Three porcelain plates salvaged from a German liner which foundered after striking rocks in 1934, gifted to island resident George McKenzie during his service as a Lieutenant with the Royal Naval Reserve while in Norway, were returned to their home in Selb, Germany, recently.
Here George takes up the story.
In September 1974, I was undertaking my annual sea training as a Lieutenant with the RoyalNaval Reserve serving as Gunnery Officer on our minesweeper HMS Clyde.
We were part of a major NATO exercise but having completed our tasks in the Clyde and Forth estuaries in Scotland we were given a few days stand-off to visit Haugesund, Norway.
Whilst in that port I was responsible for arranging formal receptions and cocktail parties for numerous representatives from the community including members of the local diving club.
Before we sailed for home the president of the diving club came to the ship to thank us for our hospitality and presented me with the gift of three porcelain plates, which he said had been salvaged by club members from a pile of unwashed dishes in the galley of a German liner, which had foundered off the adjacent island of Karmoy but he did not tell me the name of the ship.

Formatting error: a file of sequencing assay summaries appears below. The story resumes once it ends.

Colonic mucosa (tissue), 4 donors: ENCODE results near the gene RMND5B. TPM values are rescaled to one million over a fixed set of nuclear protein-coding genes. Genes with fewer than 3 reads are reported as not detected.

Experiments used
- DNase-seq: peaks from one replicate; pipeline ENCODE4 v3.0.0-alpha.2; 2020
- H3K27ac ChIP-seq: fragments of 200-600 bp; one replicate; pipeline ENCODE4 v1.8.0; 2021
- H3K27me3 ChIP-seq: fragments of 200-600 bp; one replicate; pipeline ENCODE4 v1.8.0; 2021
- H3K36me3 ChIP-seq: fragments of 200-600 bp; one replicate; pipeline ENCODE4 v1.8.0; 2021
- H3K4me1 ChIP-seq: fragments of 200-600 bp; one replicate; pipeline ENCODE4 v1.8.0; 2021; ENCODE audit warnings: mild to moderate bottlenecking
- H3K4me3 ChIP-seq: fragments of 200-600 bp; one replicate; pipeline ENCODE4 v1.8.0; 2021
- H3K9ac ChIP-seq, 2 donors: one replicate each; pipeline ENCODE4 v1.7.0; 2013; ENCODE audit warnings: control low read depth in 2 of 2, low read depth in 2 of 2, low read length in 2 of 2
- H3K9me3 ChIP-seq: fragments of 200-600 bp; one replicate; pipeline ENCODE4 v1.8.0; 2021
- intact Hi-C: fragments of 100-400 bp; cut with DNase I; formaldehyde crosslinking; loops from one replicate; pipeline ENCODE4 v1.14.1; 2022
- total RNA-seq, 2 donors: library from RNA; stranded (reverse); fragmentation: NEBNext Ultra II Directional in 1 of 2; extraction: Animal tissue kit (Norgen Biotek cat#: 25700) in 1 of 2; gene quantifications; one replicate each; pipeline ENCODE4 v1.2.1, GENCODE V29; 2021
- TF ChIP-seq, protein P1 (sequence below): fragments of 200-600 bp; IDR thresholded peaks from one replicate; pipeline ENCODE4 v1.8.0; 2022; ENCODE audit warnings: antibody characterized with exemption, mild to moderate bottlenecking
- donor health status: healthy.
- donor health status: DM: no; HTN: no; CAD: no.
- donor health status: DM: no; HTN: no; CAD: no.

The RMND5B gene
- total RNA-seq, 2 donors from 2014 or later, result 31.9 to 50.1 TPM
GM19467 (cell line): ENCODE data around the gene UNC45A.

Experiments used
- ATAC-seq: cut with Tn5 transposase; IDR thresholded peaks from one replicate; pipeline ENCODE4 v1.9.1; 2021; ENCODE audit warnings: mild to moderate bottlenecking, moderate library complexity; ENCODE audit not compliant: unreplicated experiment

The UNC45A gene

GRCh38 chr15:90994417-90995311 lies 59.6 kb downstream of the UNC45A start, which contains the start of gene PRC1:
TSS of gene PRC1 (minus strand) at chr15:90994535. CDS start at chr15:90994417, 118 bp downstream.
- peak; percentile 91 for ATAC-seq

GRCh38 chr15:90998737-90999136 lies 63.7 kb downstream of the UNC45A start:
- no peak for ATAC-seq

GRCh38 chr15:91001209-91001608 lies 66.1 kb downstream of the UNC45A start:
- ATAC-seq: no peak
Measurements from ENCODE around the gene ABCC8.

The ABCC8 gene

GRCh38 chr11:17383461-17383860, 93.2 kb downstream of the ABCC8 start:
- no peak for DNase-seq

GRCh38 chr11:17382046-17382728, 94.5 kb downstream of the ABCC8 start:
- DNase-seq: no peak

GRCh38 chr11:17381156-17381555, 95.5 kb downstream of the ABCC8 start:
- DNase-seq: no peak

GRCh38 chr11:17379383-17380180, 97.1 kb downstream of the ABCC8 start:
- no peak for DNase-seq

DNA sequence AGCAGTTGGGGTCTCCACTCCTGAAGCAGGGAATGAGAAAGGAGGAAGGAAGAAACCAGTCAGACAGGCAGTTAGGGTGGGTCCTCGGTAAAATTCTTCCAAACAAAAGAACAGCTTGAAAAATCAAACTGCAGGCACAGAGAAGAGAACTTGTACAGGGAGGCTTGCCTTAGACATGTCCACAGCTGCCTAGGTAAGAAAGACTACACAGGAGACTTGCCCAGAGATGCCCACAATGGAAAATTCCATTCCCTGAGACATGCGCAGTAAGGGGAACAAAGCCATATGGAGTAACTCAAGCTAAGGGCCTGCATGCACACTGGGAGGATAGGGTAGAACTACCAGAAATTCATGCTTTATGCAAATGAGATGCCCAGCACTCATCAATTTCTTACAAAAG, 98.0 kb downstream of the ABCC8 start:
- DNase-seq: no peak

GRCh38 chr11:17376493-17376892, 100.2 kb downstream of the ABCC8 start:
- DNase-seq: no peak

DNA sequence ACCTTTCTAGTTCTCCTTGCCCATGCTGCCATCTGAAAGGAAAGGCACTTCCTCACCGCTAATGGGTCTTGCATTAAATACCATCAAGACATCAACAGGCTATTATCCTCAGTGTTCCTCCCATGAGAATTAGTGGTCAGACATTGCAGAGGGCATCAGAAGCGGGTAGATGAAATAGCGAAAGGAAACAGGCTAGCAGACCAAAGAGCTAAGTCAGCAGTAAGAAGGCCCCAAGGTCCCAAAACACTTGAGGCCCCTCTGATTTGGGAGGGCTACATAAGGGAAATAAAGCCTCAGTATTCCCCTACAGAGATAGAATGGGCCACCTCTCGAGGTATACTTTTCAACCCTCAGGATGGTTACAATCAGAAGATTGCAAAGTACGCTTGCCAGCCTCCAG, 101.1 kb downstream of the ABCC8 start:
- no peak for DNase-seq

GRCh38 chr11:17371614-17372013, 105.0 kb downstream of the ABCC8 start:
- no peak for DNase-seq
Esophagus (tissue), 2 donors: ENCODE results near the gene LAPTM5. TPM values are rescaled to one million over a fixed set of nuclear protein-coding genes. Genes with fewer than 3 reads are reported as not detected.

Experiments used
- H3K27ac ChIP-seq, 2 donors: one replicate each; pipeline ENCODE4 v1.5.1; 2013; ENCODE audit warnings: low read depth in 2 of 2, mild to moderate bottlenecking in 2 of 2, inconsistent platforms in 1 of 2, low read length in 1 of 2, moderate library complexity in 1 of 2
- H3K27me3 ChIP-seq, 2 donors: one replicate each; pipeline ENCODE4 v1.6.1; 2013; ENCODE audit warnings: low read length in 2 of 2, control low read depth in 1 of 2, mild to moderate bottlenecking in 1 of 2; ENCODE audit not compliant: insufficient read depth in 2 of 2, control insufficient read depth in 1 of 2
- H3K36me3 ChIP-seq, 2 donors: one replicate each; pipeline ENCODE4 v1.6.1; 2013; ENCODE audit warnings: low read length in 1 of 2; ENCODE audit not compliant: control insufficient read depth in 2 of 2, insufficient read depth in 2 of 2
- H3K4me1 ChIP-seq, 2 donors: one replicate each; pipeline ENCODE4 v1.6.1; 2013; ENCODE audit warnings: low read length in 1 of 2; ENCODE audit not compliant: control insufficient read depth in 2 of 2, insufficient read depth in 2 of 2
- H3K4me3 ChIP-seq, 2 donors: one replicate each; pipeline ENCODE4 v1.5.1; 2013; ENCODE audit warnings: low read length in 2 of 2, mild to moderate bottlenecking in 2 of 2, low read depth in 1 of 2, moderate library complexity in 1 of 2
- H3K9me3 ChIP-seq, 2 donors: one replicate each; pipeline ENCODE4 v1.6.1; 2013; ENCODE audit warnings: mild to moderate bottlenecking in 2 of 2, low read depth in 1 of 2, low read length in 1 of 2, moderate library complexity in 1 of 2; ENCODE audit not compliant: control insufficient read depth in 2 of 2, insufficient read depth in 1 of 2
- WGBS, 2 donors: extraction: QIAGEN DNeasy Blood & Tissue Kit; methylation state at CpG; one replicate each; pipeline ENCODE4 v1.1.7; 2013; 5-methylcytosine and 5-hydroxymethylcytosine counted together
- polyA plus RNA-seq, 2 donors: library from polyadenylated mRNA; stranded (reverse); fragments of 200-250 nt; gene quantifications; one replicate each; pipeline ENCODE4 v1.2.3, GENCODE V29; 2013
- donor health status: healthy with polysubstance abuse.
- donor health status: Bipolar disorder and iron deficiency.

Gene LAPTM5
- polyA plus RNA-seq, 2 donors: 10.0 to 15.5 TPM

The plates were taken to my home in Tobermory, Isle of Mull and in 1975 to our new home in Rothesay, Isle of Bute where the largest plate was displayed but the others were stored in a cupboard.
Over the succeeding years I occasionally wondered about the name of the liner but it was only in the last six months that I decided to do a proper search to solve the mystery, a task made much easier as I acquired a new a new laptop with improved access to the internet.
* To read the full story, see today’s Buteman - on sale now.